Fact of the matter is, no matter the case, part of the point of a genius is that they're a rare occurrence. It's not something just anyone can "be", but rather, I find, something they become.

Hope you don't mind my slightly tangential rant.

Offline legomaestro

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Re: My Thoughts on Consistency; Where to Put your Efforts
« Reply #5 on: November 22, 2018, 06:13:06 PM »
The thing is, your rant is correct and my brain understands it, my bastard heart does not. It sees great art and says 'Witchcraft! Impossibru! Must've been born with two right hands'  But yeah.

As a patron saint of sketchiness, I do have a very positive relationship with roughs. I truly understand even as a fan why completed works are objectively great but without sounding pretencious I really think that sketches have more of the essence of an image than anything photorealistically rendered. And drawing tends to either be mind-numbingly boring or stressful for me, and the only happy moments I find in that are in going with the flow and feeling out the image rather than planning it out mathematically. (I know they're artists who find beauty in the math of it all but I love the chaos)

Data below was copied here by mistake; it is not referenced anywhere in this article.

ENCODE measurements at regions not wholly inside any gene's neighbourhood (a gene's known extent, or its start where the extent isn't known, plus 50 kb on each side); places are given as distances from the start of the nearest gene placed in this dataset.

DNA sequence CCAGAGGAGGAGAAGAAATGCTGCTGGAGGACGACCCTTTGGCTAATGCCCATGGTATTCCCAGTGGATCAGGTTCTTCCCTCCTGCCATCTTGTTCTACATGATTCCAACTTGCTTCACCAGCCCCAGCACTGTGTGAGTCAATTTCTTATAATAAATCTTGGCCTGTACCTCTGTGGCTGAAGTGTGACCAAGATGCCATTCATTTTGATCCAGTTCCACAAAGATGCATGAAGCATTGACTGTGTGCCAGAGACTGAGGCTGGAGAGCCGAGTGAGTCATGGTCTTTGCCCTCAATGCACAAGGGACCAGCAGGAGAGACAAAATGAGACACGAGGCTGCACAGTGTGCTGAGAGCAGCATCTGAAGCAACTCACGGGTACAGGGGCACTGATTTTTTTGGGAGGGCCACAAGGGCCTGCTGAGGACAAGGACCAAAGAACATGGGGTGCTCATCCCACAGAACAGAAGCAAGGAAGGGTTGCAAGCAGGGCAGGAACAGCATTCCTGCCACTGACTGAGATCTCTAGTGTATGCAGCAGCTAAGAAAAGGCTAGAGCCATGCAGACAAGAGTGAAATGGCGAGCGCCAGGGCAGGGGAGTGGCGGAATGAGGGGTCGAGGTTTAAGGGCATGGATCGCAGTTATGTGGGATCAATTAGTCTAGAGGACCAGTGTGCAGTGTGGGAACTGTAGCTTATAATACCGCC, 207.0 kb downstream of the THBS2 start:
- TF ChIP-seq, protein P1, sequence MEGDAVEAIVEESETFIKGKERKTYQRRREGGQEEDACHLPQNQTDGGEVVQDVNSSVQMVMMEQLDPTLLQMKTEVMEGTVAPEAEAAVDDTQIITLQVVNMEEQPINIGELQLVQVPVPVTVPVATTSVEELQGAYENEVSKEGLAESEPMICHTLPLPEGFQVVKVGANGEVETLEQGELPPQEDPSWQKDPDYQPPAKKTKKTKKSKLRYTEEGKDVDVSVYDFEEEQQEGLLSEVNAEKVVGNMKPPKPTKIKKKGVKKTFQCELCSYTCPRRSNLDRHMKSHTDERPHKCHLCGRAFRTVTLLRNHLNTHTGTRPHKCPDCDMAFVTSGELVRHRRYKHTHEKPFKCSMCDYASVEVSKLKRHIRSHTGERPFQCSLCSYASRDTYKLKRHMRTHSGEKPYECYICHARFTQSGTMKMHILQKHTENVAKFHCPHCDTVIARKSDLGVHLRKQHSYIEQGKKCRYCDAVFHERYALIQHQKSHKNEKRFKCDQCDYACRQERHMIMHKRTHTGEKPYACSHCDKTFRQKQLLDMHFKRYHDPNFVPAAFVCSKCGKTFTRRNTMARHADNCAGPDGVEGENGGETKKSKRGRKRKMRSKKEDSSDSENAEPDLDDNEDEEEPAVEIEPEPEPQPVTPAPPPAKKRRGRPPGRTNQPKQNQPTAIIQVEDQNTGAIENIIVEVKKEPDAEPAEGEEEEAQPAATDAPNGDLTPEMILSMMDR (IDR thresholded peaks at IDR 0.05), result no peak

Well formulated stuff here Ryan. Do moar plz.


Meanwhile I'll go learn more about the generics.

Online suuper-san

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Re: My Thoughts on Consistency; Where to Put your Efforts
« Reply #6 on: November 26, 2018, 02:52:15 PM »
@Lego I totally agree with you about the sketchiness having expressiveness. I spend a lot of my time when inking, wondering how I can keep the dynamicness of the sketch, but somehow neaten it up at the same time. I think that might be why some artists don't use layers, and just keep erasing and redrawing with the one layer, so you keep the expressive lines. even some animes and mangas change styles to more sketchy to be more expressive in certain scenes.